Last updated on August 31st, 2021
Last Updated on August 31, 2021 by Steven Meurrens
One of the more common reasons for a study permit application to be refused is because a visa officer determines that an applicant’s proposed program of study in Canada is unreasonable given the applicant’s background. The wording of such refusals varies, but it typically includes statements about how an individual could study in a similar program for a cheaper cost in their country of residence, or that there is no logical academic progression given their previous studies.
The following is an example of such a refusal.
Visa officers have the authority to determine whether a study permit applicant’s proposed program of study is reasonable. It is reasonable for an officer to find that an intended program does not accord with an applicant’s previous academic history. Officers can also question applicants who are abruptly changing career paths.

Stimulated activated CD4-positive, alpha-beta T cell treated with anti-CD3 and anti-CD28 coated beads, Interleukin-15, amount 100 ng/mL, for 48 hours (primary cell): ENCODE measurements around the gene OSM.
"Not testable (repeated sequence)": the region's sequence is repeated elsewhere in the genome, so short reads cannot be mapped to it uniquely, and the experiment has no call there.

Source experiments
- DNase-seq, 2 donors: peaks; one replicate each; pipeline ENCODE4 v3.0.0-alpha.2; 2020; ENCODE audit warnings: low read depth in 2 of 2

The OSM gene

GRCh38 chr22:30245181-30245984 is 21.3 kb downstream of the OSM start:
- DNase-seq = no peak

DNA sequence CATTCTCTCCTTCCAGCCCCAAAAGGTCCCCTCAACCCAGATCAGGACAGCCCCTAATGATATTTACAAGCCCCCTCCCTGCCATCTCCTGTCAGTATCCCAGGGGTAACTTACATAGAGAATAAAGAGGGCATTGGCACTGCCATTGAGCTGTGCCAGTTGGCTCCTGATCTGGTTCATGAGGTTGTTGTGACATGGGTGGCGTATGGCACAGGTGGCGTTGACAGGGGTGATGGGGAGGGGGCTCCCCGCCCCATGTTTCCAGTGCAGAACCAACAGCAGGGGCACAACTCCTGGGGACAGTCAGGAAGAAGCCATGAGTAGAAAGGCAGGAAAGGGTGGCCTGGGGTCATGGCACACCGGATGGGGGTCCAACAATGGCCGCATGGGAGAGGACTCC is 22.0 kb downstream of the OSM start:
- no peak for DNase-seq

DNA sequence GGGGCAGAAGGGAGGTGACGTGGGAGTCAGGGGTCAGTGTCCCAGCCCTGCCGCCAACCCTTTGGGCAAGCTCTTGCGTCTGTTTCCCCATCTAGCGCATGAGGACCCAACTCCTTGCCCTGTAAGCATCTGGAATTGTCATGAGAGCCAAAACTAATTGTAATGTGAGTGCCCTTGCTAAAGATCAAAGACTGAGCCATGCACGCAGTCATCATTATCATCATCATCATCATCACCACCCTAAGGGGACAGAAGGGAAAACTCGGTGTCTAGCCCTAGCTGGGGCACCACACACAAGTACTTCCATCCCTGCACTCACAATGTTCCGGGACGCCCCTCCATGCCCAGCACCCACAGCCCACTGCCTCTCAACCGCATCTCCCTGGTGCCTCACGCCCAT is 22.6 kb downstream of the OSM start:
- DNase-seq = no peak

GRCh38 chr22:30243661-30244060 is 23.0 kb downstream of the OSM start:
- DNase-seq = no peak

However, the decisions of visa officers must demonstrate that all evidence of applicants was considered. Where they do not, the decisions will be unreasonable.
For example, in Taiwo v. Canada (Citizenship and Immigration), 2013 FC 731 Justice Shore stated that: